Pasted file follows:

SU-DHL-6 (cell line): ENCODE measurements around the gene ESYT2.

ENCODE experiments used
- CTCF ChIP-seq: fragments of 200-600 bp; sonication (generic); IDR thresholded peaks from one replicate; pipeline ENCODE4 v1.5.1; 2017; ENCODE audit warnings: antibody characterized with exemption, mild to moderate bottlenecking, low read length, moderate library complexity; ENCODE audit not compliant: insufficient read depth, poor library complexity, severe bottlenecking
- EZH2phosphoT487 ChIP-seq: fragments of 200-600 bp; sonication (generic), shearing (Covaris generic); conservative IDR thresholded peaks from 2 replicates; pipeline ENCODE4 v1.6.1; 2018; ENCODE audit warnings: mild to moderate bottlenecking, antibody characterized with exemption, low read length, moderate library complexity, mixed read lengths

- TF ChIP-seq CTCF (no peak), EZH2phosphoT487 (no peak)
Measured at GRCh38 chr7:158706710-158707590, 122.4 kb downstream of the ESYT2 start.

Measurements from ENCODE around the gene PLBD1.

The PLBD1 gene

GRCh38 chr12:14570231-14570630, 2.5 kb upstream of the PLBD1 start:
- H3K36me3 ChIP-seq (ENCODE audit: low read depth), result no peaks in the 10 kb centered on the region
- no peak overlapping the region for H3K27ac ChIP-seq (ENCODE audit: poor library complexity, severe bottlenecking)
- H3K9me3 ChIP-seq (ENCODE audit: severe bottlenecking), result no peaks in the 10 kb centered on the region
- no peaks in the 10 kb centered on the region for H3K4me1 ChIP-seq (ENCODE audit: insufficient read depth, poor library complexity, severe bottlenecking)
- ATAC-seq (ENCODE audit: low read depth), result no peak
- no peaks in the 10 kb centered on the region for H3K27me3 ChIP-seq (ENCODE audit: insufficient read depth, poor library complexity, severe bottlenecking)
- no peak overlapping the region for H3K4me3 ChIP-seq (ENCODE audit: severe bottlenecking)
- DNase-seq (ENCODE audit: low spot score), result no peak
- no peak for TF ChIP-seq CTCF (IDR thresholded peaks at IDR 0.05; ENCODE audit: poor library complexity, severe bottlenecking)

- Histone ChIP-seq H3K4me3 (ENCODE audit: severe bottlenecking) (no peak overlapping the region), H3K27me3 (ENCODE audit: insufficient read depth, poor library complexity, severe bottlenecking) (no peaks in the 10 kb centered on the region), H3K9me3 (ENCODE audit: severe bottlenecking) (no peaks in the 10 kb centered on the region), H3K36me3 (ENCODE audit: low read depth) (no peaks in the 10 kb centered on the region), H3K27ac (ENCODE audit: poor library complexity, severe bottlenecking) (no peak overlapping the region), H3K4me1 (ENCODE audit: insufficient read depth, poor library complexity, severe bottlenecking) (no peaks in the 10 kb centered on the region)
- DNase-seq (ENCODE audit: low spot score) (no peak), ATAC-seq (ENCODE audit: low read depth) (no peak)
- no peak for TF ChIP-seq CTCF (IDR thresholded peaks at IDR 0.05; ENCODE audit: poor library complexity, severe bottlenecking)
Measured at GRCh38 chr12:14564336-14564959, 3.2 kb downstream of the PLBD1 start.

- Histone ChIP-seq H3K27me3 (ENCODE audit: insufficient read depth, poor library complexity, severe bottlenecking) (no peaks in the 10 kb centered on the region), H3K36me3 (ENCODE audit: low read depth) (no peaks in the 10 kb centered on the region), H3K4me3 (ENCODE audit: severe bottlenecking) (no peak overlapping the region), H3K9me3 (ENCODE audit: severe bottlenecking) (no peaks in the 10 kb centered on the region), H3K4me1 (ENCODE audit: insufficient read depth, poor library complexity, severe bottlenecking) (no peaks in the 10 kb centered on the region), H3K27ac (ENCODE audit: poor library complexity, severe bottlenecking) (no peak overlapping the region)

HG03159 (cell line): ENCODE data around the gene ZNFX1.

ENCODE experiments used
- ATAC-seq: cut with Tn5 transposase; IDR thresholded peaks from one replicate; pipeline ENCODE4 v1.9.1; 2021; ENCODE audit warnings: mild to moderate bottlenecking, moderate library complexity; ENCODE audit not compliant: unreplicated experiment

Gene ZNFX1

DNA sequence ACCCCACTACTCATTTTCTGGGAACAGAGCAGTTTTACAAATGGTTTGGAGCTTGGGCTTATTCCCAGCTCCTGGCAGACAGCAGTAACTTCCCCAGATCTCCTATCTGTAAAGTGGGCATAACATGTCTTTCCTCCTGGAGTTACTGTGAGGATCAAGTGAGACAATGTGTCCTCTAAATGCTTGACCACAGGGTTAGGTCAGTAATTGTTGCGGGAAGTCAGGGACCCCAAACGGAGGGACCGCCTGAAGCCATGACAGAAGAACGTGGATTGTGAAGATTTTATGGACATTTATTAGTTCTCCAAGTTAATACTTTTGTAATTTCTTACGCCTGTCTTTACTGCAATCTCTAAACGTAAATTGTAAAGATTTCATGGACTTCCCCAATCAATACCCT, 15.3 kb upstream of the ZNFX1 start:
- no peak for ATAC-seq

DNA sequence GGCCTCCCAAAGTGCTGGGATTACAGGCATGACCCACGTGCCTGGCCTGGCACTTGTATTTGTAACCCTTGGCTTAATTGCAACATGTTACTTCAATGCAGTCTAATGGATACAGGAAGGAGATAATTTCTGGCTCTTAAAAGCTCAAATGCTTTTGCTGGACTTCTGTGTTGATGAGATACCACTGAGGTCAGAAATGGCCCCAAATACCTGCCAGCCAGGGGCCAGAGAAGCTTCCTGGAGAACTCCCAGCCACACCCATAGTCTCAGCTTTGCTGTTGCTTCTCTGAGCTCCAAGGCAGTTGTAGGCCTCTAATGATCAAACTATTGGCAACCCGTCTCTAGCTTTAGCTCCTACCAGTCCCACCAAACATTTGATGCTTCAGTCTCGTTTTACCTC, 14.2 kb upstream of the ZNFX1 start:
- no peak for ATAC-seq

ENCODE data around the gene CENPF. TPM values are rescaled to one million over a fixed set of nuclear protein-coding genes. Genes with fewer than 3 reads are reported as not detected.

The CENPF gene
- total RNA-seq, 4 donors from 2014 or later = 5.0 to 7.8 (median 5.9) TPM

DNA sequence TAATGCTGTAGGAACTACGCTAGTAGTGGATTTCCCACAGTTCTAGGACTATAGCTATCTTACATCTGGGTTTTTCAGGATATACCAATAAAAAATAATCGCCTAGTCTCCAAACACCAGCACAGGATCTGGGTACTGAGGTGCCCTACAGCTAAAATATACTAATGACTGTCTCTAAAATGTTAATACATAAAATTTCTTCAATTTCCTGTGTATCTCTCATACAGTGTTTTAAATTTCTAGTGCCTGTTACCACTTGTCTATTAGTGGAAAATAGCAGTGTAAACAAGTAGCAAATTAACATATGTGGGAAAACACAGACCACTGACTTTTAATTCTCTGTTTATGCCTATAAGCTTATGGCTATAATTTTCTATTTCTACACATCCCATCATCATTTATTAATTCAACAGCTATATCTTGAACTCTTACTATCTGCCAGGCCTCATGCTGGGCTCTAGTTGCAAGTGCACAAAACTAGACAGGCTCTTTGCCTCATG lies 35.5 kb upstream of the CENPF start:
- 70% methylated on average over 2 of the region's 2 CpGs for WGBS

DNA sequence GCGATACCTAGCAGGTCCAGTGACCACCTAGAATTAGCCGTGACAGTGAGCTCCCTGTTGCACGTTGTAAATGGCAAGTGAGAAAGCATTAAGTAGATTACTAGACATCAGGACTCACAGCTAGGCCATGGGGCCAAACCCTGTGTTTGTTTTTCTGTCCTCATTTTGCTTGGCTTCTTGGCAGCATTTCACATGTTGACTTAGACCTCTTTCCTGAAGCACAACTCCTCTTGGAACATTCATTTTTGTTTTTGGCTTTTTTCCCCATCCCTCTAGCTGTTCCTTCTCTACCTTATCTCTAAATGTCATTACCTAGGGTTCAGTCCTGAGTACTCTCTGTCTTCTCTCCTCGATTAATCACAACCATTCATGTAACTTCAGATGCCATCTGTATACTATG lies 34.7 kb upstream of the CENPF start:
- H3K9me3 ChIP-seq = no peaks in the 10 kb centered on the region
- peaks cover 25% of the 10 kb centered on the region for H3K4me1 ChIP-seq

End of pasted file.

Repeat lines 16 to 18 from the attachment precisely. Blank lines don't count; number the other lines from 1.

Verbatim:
- no peak overlapping the region for H3K4me3 ChIP-seq (ENCODE audit: severe bottlenecking)
- DNase-seq (ENCODE audit: low spot score), result no peak
- no peak for TF ChIP-seq CTCF (IDR thresholded peaks at IDR 0.05; ENCODE audit: poor library complexity, severe bottlenecking)